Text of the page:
With the advent of self-driving vehicles, GPS accuracy is becoming increasingly important and Tesla believes that it developed a technology that allows for a more accurate positioning by sharing data between vehicles, according to a new patent application.
Tesla’s latest patent application called ‘Technologies for vehicle positioning’ was filed last year and made public this week.
In the application, Tesla describes a problem with the accuracy of GPS positioning:
“For example, a smartphone with a positioning receiver may be able to determine its position to within five meters of the smartphone. The accuracy of the position determination may worsen when the receiver is in proximity of buildings, bridges, trees, or other structures. Although this may be sufficient for some positioning applications, greater accuracy is desirable for other applications, including autonomous driving. Accordingly, there is a desire to provide greater positioning accuracy despite the factors that affect the signals from the navigation satellites.”
Tesla’s patent offers several solutions involving cameras detecting matching locations and using other vehicles in its fleet as “cooperative reference station” to share raw GNSS data and make positioning corrections.
They describe the technology in the patent application:
“It improves positioning accuracy despite the factors that affect the signals from the navigation satellites. The inventions increase such positioning accuracy via determining and applying offsets (corrections) in various ways, or via sharing of raw positioning data between a plurality of devices, where at least one knows its location sufficiently accurately, for use in differential algorithms. For example, some of such techniques can include (a) a reference station sharing a positional offset with an automobile, (b) a reference station calculating and sharing a set of parameters (offsets/corrections) for various error components including atmospheric, orbital, and clock, and/or (c) a reference station sharing its raw GNSS data so that vehicles can remove errors through differencing, or other calculations.”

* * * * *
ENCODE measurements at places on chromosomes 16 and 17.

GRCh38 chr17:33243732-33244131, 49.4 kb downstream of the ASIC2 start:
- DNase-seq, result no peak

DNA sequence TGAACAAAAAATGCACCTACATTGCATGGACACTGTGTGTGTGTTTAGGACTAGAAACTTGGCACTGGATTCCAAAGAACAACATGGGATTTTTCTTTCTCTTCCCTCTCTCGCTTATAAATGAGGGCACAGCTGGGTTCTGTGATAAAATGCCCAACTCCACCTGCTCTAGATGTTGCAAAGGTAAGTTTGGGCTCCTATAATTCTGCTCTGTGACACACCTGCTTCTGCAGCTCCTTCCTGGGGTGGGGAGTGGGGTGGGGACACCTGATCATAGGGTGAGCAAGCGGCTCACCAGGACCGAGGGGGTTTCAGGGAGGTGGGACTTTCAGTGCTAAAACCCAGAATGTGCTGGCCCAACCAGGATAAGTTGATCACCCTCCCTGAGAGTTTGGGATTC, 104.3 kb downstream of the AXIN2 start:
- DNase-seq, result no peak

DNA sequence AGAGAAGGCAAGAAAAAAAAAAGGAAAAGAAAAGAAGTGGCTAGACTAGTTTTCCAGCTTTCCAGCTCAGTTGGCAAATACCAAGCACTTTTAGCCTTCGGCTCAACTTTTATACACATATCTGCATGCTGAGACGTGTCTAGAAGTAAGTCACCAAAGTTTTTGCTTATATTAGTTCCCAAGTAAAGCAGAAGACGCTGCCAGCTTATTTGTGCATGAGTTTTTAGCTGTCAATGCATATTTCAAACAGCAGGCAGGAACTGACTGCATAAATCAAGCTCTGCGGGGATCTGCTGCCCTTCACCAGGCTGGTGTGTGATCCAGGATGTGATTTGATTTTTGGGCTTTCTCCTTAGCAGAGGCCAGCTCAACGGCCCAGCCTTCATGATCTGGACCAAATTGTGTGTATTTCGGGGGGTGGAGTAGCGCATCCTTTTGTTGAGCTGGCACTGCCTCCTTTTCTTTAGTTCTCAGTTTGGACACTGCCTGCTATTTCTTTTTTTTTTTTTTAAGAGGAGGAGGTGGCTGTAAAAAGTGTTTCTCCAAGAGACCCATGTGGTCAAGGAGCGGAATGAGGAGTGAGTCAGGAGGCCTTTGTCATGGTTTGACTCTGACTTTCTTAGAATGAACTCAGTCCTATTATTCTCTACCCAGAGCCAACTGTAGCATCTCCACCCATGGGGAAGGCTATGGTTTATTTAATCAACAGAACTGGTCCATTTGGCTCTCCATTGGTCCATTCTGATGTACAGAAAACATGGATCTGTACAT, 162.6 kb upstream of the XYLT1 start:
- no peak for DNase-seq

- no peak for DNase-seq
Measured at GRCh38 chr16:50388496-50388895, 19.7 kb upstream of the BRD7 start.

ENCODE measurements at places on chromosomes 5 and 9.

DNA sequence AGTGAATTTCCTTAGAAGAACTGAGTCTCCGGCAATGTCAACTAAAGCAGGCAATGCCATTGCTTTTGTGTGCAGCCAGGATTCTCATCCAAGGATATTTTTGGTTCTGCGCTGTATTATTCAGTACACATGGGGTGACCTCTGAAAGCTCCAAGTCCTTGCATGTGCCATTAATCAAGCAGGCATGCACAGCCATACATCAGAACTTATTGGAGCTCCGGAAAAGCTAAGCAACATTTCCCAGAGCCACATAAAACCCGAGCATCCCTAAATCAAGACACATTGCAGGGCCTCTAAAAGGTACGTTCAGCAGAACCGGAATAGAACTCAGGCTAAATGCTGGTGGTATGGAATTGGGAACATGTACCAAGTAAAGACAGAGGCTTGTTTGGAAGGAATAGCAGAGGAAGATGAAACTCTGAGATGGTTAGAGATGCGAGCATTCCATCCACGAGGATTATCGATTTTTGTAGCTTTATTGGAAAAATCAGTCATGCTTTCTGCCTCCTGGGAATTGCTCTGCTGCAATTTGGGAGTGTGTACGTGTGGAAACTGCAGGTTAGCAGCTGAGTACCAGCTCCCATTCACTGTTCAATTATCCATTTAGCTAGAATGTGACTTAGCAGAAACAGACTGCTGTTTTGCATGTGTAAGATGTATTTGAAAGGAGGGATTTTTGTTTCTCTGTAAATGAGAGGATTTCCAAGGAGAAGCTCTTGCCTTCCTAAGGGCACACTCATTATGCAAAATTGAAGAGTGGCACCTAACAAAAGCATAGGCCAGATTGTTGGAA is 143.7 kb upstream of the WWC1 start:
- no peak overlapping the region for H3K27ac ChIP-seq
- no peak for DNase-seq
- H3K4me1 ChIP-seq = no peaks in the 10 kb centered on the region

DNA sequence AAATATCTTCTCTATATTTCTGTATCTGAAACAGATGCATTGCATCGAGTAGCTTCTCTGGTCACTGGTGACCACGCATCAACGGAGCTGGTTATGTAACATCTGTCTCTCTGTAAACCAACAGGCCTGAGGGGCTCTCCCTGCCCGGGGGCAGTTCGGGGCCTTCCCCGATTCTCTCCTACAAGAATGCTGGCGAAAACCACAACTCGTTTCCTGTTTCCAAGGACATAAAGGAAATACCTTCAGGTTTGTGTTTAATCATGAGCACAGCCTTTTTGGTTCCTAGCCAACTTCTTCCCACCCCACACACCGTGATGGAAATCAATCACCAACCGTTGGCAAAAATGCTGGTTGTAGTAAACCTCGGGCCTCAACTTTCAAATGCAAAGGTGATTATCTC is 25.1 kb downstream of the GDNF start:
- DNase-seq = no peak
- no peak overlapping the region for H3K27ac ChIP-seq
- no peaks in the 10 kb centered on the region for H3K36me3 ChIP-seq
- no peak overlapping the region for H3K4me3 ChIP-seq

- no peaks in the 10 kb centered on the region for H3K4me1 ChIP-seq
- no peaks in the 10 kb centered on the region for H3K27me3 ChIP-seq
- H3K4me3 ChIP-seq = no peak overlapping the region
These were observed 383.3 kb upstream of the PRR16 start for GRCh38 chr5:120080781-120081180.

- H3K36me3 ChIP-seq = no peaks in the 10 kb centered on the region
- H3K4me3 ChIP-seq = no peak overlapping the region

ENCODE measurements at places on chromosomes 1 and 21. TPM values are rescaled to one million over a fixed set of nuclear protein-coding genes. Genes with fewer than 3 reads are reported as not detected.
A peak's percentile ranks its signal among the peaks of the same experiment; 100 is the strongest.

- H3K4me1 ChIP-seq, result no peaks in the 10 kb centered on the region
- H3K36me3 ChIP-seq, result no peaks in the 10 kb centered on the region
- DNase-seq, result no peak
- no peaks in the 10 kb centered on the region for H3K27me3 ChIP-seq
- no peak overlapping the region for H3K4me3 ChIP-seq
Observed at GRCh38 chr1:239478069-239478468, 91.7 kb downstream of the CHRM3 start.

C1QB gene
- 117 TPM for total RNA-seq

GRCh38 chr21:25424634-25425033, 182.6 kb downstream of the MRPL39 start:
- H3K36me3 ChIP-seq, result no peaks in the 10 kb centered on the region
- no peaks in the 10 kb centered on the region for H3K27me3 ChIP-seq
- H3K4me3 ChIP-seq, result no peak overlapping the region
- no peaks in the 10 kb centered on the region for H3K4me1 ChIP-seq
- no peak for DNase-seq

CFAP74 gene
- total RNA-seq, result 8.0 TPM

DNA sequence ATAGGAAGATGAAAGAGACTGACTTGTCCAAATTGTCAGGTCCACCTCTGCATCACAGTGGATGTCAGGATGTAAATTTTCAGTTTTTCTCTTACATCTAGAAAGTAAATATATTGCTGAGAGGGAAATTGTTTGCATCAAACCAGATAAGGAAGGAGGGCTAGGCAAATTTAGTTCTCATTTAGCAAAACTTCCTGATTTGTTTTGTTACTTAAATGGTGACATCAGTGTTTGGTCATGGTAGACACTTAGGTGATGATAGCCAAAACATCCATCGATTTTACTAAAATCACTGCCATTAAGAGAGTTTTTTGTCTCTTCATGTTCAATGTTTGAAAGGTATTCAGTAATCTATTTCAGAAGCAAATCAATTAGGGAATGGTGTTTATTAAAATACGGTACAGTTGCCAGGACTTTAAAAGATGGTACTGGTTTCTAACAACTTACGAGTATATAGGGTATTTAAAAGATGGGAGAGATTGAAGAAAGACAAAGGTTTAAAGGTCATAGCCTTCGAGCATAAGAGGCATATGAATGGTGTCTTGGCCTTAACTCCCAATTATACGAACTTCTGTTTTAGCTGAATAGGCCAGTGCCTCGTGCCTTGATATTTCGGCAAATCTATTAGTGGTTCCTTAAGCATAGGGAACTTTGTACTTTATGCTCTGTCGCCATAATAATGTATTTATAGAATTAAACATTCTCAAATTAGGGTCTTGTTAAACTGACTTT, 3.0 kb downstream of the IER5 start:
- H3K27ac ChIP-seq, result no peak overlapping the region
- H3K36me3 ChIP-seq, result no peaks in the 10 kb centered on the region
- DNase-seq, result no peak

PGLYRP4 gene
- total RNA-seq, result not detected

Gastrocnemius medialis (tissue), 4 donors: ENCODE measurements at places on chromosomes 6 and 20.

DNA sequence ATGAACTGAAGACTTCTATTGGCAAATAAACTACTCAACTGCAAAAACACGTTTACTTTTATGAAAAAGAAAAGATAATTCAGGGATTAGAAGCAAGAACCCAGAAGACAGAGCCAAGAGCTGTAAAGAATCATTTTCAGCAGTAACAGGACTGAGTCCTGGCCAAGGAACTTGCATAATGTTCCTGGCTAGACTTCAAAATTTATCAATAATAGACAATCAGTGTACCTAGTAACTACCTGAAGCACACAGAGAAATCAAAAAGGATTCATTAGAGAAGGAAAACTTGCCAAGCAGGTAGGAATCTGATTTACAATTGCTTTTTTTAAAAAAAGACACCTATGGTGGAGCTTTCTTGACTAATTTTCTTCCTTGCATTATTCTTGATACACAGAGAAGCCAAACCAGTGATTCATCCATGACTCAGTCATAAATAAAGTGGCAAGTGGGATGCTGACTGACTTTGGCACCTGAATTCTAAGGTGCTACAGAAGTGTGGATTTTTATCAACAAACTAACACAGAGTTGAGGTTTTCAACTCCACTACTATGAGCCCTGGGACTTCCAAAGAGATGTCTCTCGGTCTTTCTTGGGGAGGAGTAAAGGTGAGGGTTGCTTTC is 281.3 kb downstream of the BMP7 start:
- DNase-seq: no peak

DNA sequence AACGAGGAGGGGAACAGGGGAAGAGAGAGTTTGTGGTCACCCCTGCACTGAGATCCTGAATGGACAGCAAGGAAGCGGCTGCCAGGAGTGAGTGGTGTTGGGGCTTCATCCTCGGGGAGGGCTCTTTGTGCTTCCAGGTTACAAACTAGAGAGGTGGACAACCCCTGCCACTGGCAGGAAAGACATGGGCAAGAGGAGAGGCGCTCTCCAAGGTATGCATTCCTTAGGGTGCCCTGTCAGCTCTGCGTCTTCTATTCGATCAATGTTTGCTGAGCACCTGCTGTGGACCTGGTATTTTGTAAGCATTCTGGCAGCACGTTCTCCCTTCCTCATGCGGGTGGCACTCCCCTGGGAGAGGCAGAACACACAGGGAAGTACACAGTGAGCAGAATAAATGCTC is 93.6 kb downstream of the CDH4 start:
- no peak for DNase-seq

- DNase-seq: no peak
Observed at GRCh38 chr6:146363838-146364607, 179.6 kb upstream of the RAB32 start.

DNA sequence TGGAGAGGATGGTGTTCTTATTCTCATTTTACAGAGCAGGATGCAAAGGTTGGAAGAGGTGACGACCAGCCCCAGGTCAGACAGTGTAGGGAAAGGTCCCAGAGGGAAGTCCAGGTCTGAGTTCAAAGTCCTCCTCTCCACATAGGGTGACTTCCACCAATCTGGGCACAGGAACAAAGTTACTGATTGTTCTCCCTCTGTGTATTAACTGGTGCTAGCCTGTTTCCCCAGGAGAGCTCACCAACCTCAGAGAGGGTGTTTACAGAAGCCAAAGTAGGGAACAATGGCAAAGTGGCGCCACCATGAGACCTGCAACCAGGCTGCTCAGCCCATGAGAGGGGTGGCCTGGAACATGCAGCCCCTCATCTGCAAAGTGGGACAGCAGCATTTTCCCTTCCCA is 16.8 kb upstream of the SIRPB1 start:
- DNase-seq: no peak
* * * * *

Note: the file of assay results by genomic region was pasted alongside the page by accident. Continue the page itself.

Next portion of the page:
Without necessarily sharing data between vehicles, Tesla also found a way to correct GPS data using other sensors.
The company describes matching camera data with vision maps in order to detect the exact location of a vehicle:
“The camera can detect a geometry of a boundary of a lane, as known to skilled artisans, on which the vehicle (102) or the vehicle (120) is travelling. This functionality has a beneficial utility because such detection can be used in a vision-map matching localization approach, as disclosed herein, where a location estimate is varied until the location estimate makes a camera-reported lane boundary coincide with a map-reported lane boundaries.”
The solutions would enable Tesla vehicles to have more accurate positioning data even where the GPS signal is not as strong as they would like.
This more accurate positioning system would be especially useful for autonomous driving applications and Tesla clearly intended it to be used by its Autopilot system since all the inventors listed on the patent applications were part of the Autopilot team at the time.
Here’s the full patent application:
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